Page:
by Hannah Cruz
The Norman Transcript
NORMAN — He thinks it sounds a little crazy, but Mark Dvorak still holds this truth: Art changed his life.
For a little over a year Dvorak, 52-year-old Norman resident, has been attending the Norman Firehouse Art Center’s Healing Studio, an open format studio for individuals with varying degrees of cognitive, physical and learning disabilities to participate in art.
“It’s made things more bearable,” he said. “Art and music is a good way to get away and have a good time and not worry about your problems. I know everyone has their problems, I feel bad about that. It’s helped me quite a bit since I’ve been going. I look forward to it on Fridays. It’s unbelievable. It’s something to really look forward to.”
Dvorak will be exhibiting his work along with his classmates during a Healing Studio exhibit at the Firehouse, 444 S. Flood Ave., through March 29. An opening reception is scheduled for 6-9 p.m. March 14.
The free program is offered 50 weeks a year, with each session lasting two hours long. Teacher Jane Lawson leads students through prepared art activities that are designed to be adjusted to the various needs of different students.
FAC Executive Director Douglas Shaw Elder said students are able to develop a sense of community and foster creative expression during open studio times.
“Each of them, regardless, has a certain style of mark-making. They have good days, they have bad days. Even Picasso said Picasso can’t be Picasso at times, so that is a part of every day life — the more you realize we do have ups and downs at all levels. The importance is coming together,” he said.
Dvorak said he’s done a little bit of everything during class time, including painting and working with pencils and colored pencils. And though the projects are not technically difficult, he said they are fulfilling and inspire him to do more. In fact, Dvorak said he now creates art at home. He calls his home work his “independent living collection.”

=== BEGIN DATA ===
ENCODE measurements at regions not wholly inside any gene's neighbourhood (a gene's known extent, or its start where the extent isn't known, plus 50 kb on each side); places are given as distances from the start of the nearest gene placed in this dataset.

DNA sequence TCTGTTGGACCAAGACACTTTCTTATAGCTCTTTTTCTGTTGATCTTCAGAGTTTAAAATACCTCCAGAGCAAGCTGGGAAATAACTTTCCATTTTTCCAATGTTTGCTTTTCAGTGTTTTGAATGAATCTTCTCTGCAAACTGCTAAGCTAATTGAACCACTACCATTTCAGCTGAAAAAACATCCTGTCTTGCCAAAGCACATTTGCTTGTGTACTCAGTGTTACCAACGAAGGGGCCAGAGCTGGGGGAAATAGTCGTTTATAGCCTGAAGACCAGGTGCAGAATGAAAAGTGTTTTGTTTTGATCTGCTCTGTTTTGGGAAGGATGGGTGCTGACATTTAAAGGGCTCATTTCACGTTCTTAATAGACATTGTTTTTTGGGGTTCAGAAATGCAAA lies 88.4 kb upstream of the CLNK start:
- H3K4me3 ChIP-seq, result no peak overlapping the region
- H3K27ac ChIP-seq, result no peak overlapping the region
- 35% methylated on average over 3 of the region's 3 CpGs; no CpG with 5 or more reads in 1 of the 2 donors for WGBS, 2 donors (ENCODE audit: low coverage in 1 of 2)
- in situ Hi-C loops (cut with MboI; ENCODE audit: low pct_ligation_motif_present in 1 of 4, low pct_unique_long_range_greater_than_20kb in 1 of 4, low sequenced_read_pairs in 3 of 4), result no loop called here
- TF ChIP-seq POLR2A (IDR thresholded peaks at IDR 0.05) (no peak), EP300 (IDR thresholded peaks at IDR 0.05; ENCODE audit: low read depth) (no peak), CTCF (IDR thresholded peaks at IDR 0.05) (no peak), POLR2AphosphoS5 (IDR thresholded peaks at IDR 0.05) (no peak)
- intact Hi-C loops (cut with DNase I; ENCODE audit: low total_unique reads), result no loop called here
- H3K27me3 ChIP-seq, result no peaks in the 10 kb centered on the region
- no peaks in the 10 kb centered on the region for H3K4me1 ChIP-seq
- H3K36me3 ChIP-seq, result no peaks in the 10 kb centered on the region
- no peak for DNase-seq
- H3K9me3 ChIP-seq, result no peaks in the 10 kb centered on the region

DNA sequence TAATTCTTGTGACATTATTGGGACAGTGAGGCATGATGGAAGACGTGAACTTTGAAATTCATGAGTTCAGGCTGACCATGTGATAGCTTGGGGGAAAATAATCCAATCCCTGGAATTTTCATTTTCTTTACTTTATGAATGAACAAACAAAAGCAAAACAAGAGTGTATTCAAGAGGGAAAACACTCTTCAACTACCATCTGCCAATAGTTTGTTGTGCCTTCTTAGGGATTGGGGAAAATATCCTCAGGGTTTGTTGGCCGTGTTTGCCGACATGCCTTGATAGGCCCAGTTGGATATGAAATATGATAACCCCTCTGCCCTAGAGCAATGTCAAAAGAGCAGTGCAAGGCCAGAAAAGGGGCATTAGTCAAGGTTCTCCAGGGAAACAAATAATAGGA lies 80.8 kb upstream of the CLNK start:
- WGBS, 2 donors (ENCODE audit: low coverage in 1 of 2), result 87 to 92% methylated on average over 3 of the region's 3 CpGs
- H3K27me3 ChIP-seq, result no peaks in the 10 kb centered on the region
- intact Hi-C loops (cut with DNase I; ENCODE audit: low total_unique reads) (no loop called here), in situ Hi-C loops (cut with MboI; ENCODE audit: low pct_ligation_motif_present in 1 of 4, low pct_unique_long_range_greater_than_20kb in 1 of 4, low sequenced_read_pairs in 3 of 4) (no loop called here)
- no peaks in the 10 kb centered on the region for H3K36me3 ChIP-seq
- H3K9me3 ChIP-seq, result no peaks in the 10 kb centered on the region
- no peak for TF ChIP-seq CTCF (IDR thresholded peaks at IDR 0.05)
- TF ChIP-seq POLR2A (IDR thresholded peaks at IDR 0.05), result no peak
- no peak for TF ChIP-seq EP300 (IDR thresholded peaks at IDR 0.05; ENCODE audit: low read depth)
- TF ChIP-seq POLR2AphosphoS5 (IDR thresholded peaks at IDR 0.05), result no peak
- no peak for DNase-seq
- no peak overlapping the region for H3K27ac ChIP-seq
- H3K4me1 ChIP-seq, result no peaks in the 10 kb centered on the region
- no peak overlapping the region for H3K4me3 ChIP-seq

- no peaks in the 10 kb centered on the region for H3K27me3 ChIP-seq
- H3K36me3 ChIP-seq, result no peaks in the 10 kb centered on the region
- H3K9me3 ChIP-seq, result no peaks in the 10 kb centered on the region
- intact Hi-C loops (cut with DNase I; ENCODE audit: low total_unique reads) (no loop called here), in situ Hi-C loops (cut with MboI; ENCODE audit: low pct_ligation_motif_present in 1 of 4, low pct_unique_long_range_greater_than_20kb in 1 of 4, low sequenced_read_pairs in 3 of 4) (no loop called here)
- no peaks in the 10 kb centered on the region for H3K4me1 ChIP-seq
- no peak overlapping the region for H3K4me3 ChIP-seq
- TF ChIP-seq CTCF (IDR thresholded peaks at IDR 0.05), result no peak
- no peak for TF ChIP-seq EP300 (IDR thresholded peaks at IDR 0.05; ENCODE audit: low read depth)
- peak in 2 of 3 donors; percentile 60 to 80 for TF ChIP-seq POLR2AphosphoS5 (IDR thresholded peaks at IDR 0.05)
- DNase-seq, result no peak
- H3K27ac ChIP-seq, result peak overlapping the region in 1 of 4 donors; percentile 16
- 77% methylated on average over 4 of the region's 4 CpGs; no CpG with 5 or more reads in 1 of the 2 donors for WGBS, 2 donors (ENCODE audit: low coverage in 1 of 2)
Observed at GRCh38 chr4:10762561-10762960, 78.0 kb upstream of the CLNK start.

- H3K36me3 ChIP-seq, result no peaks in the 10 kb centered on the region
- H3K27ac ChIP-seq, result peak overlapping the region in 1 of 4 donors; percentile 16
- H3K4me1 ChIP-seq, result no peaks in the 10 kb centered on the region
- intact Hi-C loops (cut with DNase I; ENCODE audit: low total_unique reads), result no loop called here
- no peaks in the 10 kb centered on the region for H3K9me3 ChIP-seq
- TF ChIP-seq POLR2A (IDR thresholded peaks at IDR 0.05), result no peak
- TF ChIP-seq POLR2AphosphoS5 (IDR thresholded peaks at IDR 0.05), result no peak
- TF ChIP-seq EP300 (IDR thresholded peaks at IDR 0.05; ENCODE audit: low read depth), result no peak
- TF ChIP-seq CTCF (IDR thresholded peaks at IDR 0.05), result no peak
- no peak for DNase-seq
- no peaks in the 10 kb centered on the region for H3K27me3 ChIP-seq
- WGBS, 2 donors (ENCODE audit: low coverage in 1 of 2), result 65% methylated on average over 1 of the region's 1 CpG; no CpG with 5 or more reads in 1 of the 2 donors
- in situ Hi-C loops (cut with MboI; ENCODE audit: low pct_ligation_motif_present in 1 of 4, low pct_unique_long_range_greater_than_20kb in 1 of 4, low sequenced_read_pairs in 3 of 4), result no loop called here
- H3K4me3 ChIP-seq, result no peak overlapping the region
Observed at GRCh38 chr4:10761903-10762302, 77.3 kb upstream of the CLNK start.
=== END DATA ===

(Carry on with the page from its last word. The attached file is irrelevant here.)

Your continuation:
Of course, Dvorak said he has enjoyed making friends during the classes.
“I love it. It’s great socialization,” he said. “Ms. Lawson, if you have a question about how to do something she has great advice. I don’t really have an artist background but I’ve learned so much. It’s great for all of us to get together.”
Elder said FAC exhibits Healing Studio work every year. The goal with the annual exhibit is for artists to feel a sense of accomplishment, as well as help create a dialogue between the artists and their viewers.
“Somebody is saying something and it’s up to us to come in and listen,” Elder said on why the public should come to this exhibit. “That’s the whole viewing experience.”
For Dvorak, exhibiting his work fills him with a sense of pride.
“Oh, man, I think it’s wonderful. I am thrilled to death just to have the Firehouse show some of my stuff. It’s unbelievable. That in itself to me, for them to say bring your stuff on to show it — that’s cool,” he said. “I don’t think they say it to everybody. They must like some of the things I do. I just love to create. It’s great inspiration.”
For anyone contemplating joining the Healing Studio class, Dvorak said he knows it can make a difference for them, too.
“It’s unfortunate that some people are not positive and sometimes I’m not positive all the time. Crud, I get my down moments — everybody does,” he said. “But heck, it’s not the way to be. I hate having to feel down sometimes but sometimes I do. But art seems to really help. It helps me forget my problems a little bit.”
For more information on FAC and the Healing Studio visit normanfirehouse.com or call 405-329-4523.
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